1860. Dec. 16. Sabbath. This has been a very rainy day, so rainy that none ventured to S. school. Our little Ada is now three years old, weighs thirtyone pounds, which is three lbs. less than Luther did, and is three feet, one-half inch in height, one-half inch shorter than he was at her age. But she talks much more than he did, and is more active and smarter, though not so thoughtful. She has not learned to read as much as he had, as she can barely tell her letters, while he could spell about a doyen words. She is very well and playful, and it is harder to confine her attention to learning. She is a darling little girl, and we love her much. (T.S.R. 53. 2 P.M. 54. S.S. 56.) Dec. 17. Monday. This evening is dark and rainy. J. F. Norton dined with us. I have written to my parents. The subjects of my letter were Ada's birthday. Objections to removing East - Children. (T.S.R. 50. 2 P.M. 63. S.S. 57.) Dec. 18. Tuesday. Weather cloudy. (T.S.R. 55. 2 P.M. 63. S.S. 60.) Dec. 19. Wednesday. Weather cloudy and rainy. Howard is now seventeen months old, weighs twenty four pounds, one pound less than Luther, and two pounds more than Ada did at this age, and he has sixteen teeth, which is two more than either of them had. He talks about as much as Luther did, which is hardly none at all, while Ada could speak many words quite plainly. He walks but little as yet, as he has been kept weak by teething. I am hoping that he will now have a long rest from teething, that he may gain strength. (T.S.R. 50. 2 P.M. 62. S.S. 62.) Dec. 20. Thursday. Susie has been here this forenoon. She has read a letter from mother, saying Roland is yet undecided whether or not he will come here this season. He was still at West boro. (T.S.R. 48. 2 P.M. 62. S.S. 55.) Dec. 21. Friday. The weather this forenoon was cloudy and rainy, this afternoon has been quite pleasant. We have had a pleasant rain, which will do the farmers much good. (T.S.R. 50. 2 P.M. 55. S.S. 50.) 1860. Dec. 22. Saturday. Susie and Geo. called as they were on their way home from a ride, and took tea with us. We have attended the Division this eve, and Susan Dom has been initiated, Susie, Mrs. Sabin and myself acting as officers. As the night is very windy and rainy, Susie and babe are to stop here until morning. (T.S.R. 38. 2 P.M. 52. S.S. 48.) Dec. 23. Sabbath. We had a shower of rain this forenoon, but this afternoon has been pleasant. Susie went home after breakfast, and has attended S. school this afternoon but I have not attended. Mrs. Boody and Mrs. Heath have called since meeting. (T.S.R. 38. 2 P.M. 52. S.S. 48.) Dec. 24. Monday. The weather has been very windy and rainy. (T.S.R. 45. 2 P.M. 50. S.S. 47.) Dec. 25. Tuesday. Christmas Day. It has rained very hard, with scarcely any intermission. This has caused disappointment to many, among them our little ones. We had been invited to take Christmas dinner with Father Locke, and Luther could scarcely talk of anything else. But the weather prevented our going. Once today, Luther looked up and asked me, "Does God know it is Christmas Day?" When I answered "Yes", he asked, "What does he let it rain for then?" A while after, he neglected to do something. When asked the cause by his father, he said, "O I forgot it. You forget things sometimes. I do as you do". Lewis Megerle called this forenoon. (T.S.R. 47. 2 P.M. 48. S.S. 46.) Dec. 26. Wednesday. We have had some slight showers this afternoon. (T.S.R. 38. 2 P.M. 52. S.S. 48.) Dec. 27. Thursday. Susie and George have made a short call this evening. (T.S.R. 38. 2 P.M. 54. S.S. 49.) Dec. 28. Friday. Ada has a large abscess under her chin. It is badly swollen and must be pain feel, but she bears the pain very well for a child of her age. It seems to trouble her the most during nights. (T.S.R. 34. 2 P.M. 54. S.S. 47.) Dec. 29. Saturday. In the Division they have chosen Officer's for the next quarter, Mrs. Sabin & I present. (T.S.R. 32. 2 P.M. 55. S.S. 49.)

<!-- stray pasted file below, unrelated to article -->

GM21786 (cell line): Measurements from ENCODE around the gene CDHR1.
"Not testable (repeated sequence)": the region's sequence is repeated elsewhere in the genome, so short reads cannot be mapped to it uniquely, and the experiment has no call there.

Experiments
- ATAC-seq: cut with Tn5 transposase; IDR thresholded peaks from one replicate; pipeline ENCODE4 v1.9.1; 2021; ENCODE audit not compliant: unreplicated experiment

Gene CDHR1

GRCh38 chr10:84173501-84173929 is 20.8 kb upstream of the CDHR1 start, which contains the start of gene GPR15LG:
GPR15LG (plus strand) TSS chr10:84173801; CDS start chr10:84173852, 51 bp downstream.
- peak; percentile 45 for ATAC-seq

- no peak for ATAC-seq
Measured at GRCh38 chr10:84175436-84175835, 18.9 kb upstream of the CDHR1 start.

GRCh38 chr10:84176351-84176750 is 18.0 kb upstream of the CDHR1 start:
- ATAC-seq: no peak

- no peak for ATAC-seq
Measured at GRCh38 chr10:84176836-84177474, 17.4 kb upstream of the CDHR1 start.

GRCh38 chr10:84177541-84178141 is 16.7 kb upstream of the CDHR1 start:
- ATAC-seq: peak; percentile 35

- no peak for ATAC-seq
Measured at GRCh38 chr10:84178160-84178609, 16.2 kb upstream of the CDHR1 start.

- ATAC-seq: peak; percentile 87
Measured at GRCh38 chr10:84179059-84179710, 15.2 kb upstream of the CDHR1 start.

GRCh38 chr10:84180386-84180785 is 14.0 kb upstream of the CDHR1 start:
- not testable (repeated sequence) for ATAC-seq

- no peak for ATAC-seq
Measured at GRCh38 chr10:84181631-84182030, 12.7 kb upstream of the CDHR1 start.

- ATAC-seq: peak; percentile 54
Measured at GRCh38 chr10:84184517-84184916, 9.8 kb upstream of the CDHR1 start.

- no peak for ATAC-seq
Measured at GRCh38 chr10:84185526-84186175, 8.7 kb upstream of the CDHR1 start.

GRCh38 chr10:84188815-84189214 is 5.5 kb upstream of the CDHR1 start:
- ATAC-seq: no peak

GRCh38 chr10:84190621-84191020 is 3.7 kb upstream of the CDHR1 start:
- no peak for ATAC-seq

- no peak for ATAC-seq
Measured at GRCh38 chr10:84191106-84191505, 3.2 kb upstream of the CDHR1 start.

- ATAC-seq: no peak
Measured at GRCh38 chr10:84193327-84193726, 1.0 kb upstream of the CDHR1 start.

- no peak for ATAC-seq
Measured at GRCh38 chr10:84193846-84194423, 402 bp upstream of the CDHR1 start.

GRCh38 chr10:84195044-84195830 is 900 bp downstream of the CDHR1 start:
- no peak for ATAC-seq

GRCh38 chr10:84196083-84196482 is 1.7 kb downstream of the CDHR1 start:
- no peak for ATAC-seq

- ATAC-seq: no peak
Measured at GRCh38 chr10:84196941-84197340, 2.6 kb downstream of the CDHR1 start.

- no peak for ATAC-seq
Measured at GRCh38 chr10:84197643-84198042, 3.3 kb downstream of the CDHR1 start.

Original diary dimensions: 22 x 33 cm.
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Delia Locke, diaries, women, diarist, California, Locke-Hammond Family Papers, Lockeford, CA, Dean Jewett Locke, rural life, rural California, 19th Century, church, temperance organizations, Mokelumne River Ladies' Sewing Circle, temperature recordings, journal